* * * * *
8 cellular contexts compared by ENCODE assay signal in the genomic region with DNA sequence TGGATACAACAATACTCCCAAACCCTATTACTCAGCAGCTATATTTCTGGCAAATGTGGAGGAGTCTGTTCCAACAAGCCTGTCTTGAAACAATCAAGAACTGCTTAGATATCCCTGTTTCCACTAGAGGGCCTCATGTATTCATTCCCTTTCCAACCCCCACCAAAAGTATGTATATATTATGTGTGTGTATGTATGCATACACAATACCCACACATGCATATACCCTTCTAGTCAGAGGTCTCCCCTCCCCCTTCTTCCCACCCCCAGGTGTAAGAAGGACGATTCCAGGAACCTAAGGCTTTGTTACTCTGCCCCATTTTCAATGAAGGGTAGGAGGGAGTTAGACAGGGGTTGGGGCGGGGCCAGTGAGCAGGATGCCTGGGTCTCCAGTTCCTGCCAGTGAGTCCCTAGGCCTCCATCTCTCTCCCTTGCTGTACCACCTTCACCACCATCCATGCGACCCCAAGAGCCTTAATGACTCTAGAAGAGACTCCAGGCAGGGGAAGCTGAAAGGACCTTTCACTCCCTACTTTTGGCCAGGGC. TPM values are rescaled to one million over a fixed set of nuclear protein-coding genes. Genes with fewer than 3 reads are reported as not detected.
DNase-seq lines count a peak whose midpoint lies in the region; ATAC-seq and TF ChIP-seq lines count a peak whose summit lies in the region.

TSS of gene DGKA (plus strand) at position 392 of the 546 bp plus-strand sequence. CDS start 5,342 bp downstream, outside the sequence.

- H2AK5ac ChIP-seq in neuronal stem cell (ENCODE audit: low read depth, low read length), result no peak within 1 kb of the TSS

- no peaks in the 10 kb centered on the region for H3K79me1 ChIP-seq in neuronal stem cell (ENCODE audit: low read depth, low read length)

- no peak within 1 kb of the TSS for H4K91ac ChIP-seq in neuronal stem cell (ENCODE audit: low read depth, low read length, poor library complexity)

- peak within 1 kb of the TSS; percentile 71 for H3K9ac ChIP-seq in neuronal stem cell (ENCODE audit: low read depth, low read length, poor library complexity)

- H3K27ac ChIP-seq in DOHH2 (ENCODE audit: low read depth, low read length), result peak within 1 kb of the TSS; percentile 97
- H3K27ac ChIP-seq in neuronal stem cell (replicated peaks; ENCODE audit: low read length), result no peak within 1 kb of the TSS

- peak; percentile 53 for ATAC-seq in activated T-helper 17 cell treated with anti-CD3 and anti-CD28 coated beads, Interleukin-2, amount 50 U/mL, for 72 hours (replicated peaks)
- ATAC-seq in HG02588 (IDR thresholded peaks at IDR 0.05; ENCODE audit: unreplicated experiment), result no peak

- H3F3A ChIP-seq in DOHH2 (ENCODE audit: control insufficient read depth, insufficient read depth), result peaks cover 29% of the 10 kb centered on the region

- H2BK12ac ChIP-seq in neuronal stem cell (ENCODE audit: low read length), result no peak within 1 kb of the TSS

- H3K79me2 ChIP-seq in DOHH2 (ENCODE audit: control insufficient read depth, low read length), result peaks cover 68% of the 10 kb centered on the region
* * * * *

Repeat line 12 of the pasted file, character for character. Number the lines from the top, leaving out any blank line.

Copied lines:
- H3F3A ChIP-seq in DOHH2 (ENCODE audit: control insufficient read depth, insufficient read depth), result peaks cover 29% of the 10 kb centered on the region